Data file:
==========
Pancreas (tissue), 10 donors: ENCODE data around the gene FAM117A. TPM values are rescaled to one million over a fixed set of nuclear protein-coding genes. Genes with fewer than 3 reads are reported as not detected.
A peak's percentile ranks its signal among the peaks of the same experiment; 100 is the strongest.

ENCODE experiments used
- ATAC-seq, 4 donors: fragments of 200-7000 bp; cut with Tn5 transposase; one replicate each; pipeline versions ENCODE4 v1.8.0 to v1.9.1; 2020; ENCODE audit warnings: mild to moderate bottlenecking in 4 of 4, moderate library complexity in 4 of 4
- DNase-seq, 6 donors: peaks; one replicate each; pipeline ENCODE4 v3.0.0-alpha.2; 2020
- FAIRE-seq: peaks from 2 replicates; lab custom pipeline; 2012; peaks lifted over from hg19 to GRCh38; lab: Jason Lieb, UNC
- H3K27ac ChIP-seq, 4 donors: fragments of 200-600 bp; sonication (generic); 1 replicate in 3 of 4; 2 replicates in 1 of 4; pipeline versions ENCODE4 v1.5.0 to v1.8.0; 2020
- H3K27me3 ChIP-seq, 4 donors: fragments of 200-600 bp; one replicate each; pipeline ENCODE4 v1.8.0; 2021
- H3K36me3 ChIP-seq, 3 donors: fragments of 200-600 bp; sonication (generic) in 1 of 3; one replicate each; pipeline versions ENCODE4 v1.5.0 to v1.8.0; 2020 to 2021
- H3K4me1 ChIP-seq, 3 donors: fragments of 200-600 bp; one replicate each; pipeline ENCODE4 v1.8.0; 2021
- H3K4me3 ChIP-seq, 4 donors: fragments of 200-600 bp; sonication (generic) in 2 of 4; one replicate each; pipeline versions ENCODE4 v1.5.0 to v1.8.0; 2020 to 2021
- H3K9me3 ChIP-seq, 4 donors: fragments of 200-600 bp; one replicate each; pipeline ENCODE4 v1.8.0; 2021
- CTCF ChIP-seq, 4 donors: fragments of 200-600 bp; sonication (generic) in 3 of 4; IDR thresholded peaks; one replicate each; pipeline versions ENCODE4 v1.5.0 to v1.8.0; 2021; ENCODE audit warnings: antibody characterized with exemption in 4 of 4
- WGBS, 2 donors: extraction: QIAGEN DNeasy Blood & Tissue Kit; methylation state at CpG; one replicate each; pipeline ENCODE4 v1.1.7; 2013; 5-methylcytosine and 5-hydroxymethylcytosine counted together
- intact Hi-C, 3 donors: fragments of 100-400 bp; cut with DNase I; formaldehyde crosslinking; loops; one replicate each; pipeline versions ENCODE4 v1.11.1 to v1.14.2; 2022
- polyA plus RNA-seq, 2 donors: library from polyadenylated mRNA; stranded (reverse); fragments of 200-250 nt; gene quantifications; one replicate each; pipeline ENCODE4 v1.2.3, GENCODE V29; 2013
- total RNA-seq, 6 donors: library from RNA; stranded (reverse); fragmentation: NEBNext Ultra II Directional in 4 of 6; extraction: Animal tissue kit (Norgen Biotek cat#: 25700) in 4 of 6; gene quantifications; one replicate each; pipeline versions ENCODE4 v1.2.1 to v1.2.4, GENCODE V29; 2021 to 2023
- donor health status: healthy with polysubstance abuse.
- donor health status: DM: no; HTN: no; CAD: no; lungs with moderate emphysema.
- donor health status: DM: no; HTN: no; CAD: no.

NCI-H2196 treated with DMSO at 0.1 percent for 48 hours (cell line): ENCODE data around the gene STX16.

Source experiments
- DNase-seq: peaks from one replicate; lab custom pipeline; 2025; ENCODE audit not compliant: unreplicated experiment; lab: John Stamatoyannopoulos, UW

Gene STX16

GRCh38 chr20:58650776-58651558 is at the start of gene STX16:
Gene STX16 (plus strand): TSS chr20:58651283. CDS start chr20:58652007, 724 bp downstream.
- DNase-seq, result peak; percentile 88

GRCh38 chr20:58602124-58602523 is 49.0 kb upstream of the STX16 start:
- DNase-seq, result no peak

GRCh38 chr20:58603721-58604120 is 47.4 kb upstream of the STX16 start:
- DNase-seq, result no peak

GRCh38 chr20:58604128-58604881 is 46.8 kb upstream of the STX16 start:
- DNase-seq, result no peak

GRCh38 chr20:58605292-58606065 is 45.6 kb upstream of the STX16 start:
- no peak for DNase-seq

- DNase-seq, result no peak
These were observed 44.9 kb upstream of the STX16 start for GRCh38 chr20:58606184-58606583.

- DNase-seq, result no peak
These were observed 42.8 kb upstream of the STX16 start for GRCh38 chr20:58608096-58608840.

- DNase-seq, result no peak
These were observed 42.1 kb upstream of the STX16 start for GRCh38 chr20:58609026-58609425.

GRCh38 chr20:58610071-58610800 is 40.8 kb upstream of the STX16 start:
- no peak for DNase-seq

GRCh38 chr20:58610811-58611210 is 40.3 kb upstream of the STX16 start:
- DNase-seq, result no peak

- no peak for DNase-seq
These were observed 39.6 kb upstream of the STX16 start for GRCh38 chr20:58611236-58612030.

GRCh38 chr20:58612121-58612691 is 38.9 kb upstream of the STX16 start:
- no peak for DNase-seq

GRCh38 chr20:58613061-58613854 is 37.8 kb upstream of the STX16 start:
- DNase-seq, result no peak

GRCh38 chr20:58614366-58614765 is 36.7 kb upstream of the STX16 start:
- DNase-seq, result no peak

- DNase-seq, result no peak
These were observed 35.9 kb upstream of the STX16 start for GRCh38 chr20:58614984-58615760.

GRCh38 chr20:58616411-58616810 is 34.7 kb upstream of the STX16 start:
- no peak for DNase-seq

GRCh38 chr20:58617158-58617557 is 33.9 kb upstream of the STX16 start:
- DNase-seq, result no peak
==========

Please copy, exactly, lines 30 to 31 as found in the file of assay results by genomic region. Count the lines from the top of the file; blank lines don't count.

GRCh38 chr20:58603721-58604120 is 47.4 kb upstream of the STX16 start:
- DNase-seq, result no peak